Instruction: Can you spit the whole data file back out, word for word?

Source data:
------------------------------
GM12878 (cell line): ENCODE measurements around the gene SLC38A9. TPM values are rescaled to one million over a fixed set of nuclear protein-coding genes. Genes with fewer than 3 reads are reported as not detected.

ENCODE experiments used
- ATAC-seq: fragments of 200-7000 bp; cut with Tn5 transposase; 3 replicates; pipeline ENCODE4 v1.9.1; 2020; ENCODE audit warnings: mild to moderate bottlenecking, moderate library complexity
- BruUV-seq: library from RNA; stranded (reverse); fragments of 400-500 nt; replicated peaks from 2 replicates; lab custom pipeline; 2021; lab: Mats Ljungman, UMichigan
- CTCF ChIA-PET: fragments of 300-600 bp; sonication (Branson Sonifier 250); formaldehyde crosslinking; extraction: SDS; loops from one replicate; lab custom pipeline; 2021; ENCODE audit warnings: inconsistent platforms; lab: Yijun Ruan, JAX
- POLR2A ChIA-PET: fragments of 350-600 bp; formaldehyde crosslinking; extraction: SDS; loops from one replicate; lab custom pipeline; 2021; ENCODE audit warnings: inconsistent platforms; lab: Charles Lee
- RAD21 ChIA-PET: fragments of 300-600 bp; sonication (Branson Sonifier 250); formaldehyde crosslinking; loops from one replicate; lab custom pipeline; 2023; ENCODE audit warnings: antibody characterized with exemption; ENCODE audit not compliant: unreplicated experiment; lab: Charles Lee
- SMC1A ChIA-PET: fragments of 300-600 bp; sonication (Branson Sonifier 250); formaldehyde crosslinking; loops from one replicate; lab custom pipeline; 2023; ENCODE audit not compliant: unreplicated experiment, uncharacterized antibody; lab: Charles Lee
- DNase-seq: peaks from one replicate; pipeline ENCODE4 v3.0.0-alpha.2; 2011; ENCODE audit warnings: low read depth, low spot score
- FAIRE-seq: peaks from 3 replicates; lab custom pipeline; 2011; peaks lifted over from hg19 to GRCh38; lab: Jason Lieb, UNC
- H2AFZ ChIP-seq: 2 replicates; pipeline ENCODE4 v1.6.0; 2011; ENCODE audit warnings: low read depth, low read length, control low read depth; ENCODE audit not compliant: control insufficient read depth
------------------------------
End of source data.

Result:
GM12878 (cell line): ENCODE measurements around the gene SLC38A9. TPM values are rescaled to one million over a fixed set of nuclear protein-coding genes. Genes with fewer than 3 reads are reported as not detected.

ENCODE experiments used
- ATAC-seq: fragments of 200-7000 bp; cut with Tn5 transposase; 3 replicates; pipeline ENCODE4 v1.9.1; 2020; ENCODE audit warnings: mild to moderate bottlenecking, moderate library complexity
- BruUV-seq: library from RNA; stranded (reverse); fragments of 400-500 nt; replicated peaks from 2 replicates; lab custom pipeline; 2021; lab: Mats Ljungman, UMichigan
- CTCF ChIA-PET: fragments of 300-600 bp; sonication (Branson Sonifier 250); formaldehyde crosslinking; extraction: SDS; loops from one replicate; lab custom pipeline; 2021; ENCODE audit warnings: inconsistent platforms; lab: Yijun Ruan, JAX
- POLR2A ChIA-PET: fragments of 350-600 bp; formaldehyde crosslinking; extraction: SDS; loops from one replicate; lab custom pipeline; 2021; ENCODE audit warnings: inconsistent platforms; lab: Charles Lee
- RAD21 ChIA-PET: fragments of 300-600 bp; sonication (Branson Sonifier 250); formaldehyde crosslinking; loops from one replicate; lab custom pipeline; 2023; ENCODE audit warnings: antibody characterized with exemption; ENCODE audit not compliant: unreplicated experiment; lab: Charles Lee
- SMC1A ChIA-PET: fragments of 300-600 bp; sonication (Branson Sonifier 250); formaldehyde crosslinking; loops from one replicate; lab custom pipeline; 2023; ENCODE audit not compliant: unreplicated experiment, uncharacterized antibody; lab: Charles Lee
- DNase-seq: peaks from one replicate; pipeline ENCODE4 v3.0.0-alpha.2; 2011; ENCODE audit warnings: low read depth, low spot score
- FAIRE-seq: peaks from 3 replicates; lab custom pipeline; 2011; peaks lifted over from hg19 to GRCh38; lab: Jason Lieb, UNC
- H2AFZ ChIP-seq: 2 replicates; pipeline ENCODE4 v1.6.0; 2011; ENCODE audit warnings: low read depth, low read length, control low read depth; ENCODE audit not compliant: control insufficient read depth